As a graduate student in philosophy in the late1950s
and early 1960s, Ted Nelson had two critical intellectual encounters
that led him to become one of the most influential figures in
computing. One was with Vannevar Bush's
article As We May Think, which convinced him that emerging
information technologies could extend the power of human memory.
The second was with Samuel Taylor Coleridge's poem Xanadu,
"a magic place of literary memory," in Nelson's words, that
provided him with the image of a vast storehouse of memories,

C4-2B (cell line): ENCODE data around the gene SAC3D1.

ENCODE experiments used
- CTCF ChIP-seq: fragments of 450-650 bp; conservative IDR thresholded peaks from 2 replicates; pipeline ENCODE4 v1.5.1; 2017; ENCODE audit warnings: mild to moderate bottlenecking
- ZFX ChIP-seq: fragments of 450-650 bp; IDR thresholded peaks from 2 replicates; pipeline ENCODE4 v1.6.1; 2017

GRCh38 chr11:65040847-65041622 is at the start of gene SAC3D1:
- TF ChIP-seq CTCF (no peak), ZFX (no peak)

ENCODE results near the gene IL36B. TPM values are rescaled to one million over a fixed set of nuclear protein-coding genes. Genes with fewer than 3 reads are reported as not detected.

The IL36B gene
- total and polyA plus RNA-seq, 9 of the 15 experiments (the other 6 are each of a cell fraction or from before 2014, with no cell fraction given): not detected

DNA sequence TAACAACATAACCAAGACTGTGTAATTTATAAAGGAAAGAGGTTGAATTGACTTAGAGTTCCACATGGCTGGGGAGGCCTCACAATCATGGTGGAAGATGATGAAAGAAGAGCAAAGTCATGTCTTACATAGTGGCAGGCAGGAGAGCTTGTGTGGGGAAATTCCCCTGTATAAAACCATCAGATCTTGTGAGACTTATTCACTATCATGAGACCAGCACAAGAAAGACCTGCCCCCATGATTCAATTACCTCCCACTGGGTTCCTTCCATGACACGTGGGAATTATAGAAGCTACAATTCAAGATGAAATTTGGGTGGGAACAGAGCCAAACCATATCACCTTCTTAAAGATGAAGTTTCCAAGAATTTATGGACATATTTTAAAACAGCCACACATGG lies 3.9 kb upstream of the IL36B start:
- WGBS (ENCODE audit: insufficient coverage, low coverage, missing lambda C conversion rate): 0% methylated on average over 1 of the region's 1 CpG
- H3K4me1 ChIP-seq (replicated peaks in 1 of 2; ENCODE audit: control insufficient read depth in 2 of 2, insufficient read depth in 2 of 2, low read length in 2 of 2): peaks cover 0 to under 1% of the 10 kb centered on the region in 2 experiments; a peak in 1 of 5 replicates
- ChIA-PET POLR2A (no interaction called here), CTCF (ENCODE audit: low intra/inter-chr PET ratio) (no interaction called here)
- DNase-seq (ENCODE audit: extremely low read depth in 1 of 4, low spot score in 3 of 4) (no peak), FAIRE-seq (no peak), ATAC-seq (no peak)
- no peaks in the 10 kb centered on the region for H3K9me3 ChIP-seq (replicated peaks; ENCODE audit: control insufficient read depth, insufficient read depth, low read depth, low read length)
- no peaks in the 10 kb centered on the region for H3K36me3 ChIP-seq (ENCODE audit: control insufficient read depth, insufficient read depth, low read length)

and which served as the inspiration for his life's work. From
these influences, Nelson began his quest to build creative tools
that would transform the way we read and write, and in 1963
he coined the words "hypertext" and "hypermedia" to describe
the new paradigms that these tools would make possible.
Nelson was particularly concerned with
the complex nature of the creative impulse, and he saw the computer
as the tool that would make explicit the interdependence of
ideas, drawing out connections between literature, art, music
and science, since, as he put it, everything is "deeply intertwingled."
Nelson's critical breakthrough was to call
for a system of non-sequential writing that would allow the
reader to aggregate meaning in snippets, in the order of his
or her choosing, rather than according to a pre-established
structure fixed by the author.